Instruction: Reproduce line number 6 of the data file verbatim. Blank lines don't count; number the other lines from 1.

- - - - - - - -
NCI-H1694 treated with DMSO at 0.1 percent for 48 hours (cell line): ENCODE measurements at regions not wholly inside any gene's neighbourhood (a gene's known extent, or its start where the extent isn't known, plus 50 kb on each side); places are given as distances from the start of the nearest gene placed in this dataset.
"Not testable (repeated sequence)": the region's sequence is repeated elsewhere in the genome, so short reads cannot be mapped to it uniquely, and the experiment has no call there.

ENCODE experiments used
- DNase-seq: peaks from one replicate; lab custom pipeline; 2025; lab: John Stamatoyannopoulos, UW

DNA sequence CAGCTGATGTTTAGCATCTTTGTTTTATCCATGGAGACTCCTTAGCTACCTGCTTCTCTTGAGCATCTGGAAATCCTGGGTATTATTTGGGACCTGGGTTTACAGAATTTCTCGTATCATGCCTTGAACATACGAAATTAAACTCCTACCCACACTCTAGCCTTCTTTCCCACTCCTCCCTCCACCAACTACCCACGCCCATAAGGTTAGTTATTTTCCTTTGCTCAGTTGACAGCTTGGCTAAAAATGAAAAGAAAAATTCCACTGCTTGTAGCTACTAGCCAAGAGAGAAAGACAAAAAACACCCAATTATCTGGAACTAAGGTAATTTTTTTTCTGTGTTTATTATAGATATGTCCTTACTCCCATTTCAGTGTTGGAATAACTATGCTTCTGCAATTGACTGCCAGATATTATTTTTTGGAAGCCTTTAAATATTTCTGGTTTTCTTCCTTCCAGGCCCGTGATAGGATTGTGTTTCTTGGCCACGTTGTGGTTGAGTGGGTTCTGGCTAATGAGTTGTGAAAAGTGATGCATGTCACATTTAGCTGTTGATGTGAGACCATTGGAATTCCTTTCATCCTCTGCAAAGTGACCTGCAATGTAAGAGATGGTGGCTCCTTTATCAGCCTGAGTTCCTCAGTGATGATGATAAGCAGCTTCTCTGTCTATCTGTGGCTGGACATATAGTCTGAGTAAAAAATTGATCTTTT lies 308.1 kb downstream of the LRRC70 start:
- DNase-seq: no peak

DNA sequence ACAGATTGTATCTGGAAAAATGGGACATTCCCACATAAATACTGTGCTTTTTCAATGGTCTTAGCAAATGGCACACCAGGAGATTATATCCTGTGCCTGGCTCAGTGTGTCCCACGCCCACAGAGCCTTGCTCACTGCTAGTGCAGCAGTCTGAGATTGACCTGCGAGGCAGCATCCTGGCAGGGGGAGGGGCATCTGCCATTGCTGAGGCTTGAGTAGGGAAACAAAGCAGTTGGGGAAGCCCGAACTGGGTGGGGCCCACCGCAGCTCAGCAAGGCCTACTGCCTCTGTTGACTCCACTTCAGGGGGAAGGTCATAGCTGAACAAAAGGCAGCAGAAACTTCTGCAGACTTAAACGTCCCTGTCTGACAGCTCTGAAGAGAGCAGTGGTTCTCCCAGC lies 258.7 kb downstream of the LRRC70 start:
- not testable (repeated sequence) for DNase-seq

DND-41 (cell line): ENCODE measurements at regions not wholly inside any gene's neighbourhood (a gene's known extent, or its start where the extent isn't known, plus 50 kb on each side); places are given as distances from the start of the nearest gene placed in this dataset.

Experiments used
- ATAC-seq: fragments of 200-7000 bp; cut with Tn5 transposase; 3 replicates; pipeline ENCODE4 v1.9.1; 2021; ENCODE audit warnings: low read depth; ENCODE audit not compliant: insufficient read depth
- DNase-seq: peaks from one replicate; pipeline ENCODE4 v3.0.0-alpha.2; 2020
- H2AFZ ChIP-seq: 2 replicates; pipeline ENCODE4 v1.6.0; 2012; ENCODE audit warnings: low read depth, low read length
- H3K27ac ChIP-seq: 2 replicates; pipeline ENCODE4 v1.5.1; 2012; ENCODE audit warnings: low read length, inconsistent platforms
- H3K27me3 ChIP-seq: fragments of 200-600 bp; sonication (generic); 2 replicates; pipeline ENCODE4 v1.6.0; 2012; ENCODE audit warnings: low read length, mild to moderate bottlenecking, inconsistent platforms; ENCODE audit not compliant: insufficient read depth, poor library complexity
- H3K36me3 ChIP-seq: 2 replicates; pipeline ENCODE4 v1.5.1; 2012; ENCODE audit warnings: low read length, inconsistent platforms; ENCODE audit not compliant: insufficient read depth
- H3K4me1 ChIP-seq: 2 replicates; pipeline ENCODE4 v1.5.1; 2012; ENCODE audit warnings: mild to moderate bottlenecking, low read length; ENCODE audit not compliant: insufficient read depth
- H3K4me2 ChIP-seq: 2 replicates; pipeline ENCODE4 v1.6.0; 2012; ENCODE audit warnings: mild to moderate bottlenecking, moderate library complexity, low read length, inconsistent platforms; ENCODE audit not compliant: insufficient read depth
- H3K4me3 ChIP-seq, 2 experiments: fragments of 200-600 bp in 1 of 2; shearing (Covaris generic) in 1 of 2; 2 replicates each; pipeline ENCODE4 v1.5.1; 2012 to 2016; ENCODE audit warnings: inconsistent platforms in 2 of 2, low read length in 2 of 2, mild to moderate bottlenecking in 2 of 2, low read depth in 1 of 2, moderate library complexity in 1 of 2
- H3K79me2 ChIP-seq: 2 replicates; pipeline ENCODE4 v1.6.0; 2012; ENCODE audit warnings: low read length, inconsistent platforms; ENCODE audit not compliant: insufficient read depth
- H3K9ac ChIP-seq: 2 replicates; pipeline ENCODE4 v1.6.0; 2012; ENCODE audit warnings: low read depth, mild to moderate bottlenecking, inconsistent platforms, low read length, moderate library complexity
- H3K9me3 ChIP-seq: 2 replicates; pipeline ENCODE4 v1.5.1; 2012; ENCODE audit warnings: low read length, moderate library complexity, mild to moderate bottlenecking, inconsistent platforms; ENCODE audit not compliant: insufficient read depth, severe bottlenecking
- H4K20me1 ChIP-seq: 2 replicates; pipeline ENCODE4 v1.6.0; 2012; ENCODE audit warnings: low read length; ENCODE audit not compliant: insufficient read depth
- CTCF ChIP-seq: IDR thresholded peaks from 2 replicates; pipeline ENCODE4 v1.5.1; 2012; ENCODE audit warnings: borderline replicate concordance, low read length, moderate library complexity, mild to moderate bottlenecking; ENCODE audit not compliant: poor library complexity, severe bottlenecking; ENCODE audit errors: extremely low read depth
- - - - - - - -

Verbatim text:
- DNase-seq: no peak